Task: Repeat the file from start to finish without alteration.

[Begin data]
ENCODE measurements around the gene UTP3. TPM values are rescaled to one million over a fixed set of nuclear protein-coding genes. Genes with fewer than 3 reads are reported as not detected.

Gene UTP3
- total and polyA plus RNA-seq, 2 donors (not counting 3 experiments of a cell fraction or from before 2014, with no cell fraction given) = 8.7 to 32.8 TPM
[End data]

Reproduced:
ENCODE measurements around the gene UTP3. TPM values are rescaled to one million over a fixed set of nuclear protein-coding genes. Genes with fewer than 3 reads are reported as not detected.

Gene UTP3
- total and polyA plus RNA-seq, 2 donors (not counting 3 experiments of a cell fraction or from before 2014, with no cell fraction given) = 8.7 to 32.8 TPM